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Illinois 'Integrity Fee' Likely if Sports Betting Becomes Legal: Cubs, Bulls Demand Cut

Written by:
Gilbert Horowitz
Published on:
Apr/21/2019

  • Teams want 25 cent cut on every $100 bet to support monitoring of suspicious betting activity

  • To date, none of the eight states that have legalized sports betting have included the fee

  • "It's a bit challenging to legislatively mandate a fee that goes to a third-party commercial interest," said Jennifer Roberts, associate director of the International Center for Gaming Regulation at the University of Nevada at Las Vegas.


WHY BE AN AFFILIATE WHEN YOU CAN GET 100%?  JUST PAY $5 PER PLAYER

Bookmakers throughout Illinois are likely to have little in the way of any competition, provided the professional sports franchises in Chicago have any say in the matter.

The Cubs, White Sox, Bulls and Blackhawks all want a piece of the action in what is referred to as an "integrity fee", which in theory would be used to monitor suspicious behavior and potential exploitation of players by gambling syndicates and others, as well as for educational purposes.  The Bears are yet to comment. The leagues would receive a 25 cent cut of every $100 bet on their sports in the state.

It's an issue that has blocked lawmakers from getting bills passed in other states.  This is mostly because the casinos and horse tracks will already be shelling out a significant portion of their revenues to the state in the form of taxation and licensing fees.

"That remains a really big issue of contention among all of us who are working on this," said state Rep. Mike Zalewski, a Riverside Democrat who's leading the negotiations in the House. "It's quite frankly an audacious ask."

Zalewski also confirmed that the leagues are "intrinsically involved in what's going to be a brand-new industry."

It's been a year since the US Supreme Court ruled to permit sports betting in all states that wish to allow the activity.  Most, including Illinois, will need to amend their current laws.  To date, none of the eight states opening their doors to sportsbooks have opted to include the integrity fee.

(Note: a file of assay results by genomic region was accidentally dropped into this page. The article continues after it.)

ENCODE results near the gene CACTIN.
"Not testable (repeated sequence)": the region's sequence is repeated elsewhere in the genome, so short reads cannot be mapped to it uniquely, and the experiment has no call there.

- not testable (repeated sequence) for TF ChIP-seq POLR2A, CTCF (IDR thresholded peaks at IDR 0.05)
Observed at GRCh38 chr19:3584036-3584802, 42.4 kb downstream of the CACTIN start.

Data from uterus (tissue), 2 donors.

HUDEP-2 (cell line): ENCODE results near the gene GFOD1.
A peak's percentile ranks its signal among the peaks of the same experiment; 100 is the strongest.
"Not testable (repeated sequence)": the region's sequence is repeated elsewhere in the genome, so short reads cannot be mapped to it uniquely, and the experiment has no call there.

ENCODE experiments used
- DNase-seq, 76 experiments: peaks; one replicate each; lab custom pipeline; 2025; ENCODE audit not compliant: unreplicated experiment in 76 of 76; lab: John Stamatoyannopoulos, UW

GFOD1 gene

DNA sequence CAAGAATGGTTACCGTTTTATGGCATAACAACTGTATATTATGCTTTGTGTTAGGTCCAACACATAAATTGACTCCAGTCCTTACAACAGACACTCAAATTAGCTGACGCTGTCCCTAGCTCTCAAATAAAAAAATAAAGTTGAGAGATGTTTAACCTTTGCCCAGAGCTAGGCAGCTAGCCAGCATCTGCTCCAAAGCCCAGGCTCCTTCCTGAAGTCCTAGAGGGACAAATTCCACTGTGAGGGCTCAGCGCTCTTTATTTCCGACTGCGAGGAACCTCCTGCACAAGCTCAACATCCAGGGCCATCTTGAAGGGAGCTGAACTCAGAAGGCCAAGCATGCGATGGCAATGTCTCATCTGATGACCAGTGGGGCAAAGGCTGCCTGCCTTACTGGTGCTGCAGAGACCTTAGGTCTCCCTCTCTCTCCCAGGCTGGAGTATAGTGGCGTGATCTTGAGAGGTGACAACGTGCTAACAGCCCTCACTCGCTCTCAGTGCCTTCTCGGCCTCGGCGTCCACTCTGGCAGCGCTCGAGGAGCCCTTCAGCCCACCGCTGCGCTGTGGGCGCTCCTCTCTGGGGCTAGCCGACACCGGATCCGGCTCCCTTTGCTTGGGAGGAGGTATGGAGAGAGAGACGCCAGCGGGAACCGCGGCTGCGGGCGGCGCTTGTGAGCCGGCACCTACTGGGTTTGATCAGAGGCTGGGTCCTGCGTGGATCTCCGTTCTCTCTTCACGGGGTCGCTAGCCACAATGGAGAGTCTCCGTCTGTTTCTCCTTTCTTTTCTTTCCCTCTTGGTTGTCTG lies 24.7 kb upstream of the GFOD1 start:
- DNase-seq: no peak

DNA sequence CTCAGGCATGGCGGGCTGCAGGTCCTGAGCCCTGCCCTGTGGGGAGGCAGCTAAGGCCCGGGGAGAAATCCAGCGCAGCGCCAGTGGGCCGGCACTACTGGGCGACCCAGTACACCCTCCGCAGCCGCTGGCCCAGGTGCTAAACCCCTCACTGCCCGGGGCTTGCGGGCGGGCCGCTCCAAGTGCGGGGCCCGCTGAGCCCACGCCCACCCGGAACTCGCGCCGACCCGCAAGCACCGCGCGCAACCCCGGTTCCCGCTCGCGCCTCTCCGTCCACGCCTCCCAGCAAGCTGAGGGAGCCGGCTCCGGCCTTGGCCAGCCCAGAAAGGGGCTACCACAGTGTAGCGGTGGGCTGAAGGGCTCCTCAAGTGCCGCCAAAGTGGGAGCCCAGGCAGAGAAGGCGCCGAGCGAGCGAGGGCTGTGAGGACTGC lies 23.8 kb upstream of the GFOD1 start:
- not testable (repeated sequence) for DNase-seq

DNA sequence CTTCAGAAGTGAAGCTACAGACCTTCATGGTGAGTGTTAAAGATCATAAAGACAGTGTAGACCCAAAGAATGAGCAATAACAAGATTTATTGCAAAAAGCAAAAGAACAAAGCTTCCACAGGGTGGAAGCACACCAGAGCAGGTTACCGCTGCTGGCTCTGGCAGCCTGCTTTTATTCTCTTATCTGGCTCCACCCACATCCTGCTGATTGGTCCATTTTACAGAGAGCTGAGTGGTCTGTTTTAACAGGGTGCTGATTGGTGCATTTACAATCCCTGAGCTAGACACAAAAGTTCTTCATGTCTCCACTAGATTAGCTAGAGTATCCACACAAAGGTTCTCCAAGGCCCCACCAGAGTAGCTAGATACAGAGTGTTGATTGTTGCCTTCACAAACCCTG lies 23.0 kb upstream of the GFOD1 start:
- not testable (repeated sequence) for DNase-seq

Michigan state Representative Brandt Iden has previously considered the controversial inclusion but came under severe backlash.

“I believe that there’s an opportunity to have a holistic discussion to ensure we are coming up with the best policy where all parties involved feel they have a fair shake in the policy discussion," Iden said back in November. "We’re still having conversations to ensure all voices are heard.”

“Whether [a fee is] off-the-top or otherwise, my goal is to take 2019 to put the best policy together we can, while having everyone’s voices heard,” he said. “My goal is to spend 2019 on this.”

The inclusion of an integrity fee has been played down in most recent conversations related to his bill.  Iden has since delayed introduction of the bill.

In Illinois, the professional sports leagues will likely have a much more persuasive impact on lawmakers.

"Sports betting has been occurring on a massive scale for decades in an illegal market. None of this money benefits the state and there are zero protections for consumers," the Blackhawks, Bulls, Cubs and White Sox wrote last month in a joint letter to Zalewski.

To maximize revenue and protect consumers, the teams said, Illinois needs "a sports betting framework that includes a partnership between the state and its professional sports teams and their leagues."

"It's a bit challenging to legislatively mandate a fee that goes to a third-party commercial interest," said Jennifer Roberts, associate director of the International Center for Gaming Regulation at the University of Nevada at Las Vegas. "Nevada has had a long history of legal, regulated sports betting without that fee."

- Gilbert Horowitz, Gambling911.com

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